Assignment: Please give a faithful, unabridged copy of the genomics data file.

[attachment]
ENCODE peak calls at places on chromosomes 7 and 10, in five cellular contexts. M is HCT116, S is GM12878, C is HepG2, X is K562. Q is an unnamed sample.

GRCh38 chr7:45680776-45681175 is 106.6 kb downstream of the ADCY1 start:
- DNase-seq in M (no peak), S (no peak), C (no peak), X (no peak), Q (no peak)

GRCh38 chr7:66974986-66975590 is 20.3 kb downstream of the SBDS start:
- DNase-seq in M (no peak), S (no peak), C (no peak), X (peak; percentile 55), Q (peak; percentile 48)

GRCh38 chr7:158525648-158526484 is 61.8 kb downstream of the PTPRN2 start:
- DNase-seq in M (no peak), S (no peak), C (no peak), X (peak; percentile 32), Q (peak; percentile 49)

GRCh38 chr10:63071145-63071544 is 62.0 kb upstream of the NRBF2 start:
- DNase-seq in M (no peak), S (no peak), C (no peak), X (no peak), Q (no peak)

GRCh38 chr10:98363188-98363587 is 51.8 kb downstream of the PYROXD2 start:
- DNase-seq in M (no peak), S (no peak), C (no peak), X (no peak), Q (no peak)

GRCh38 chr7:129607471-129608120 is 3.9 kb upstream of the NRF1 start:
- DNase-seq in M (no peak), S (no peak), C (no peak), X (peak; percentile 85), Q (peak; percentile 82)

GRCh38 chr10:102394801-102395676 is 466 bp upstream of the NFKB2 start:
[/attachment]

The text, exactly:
ENCODE peak calls at places on chromosomes 7 and 10, in five cellular contexts. M is HCT116, S is GM12878, C is HepG2, X is K562. Q is an unnamed sample.

GRCh38 chr7:45680776-45681175 is 106.6 kb downstream of the ADCY1 start:
- DNase-seq in M (no peak), S (no peak), C (no peak), X (no peak), Q (no peak)

GRCh38 chr7:66974986-66975590 is 20.3 kb downstream of the SBDS start:
- DNase-seq in M (no peak), S (no peak), C (no peak), X (peak; percentile 55), Q (peak; percentile 48)

GRCh38 chr7:158525648-158526484 is 61.8 kb downstream of the PTPRN2 start:
- DNase-seq in M (no peak), S (no peak), C (no peak), X (peak; percentile 32), Q (peak; percentile 49)

GRCh38 chr10:63071145-63071544 is 62.0 kb upstream of the NRBF2 start:
- DNase-seq in M (no peak), S (no peak), C (no peak), X (no peak), Q (no peak)

GRCh38 chr10:98363188-98363587 is 51.8 kb downstream of the PYROXD2 start:
- DNase-seq in M (no peak), S (no peak), C (no peak), X (no peak), Q (no peak)

GRCh38 chr7:129607471-129608120 is 3.9 kb upstream of the NRF1 start:
- DNase-seq in M (no peak), S (no peak), C (no peak), X (peak; percentile 85), Q (peak; percentile 82)

GRCh38 chr10:102394801-102395676 is 466 bp upstream of the NFKB2 start: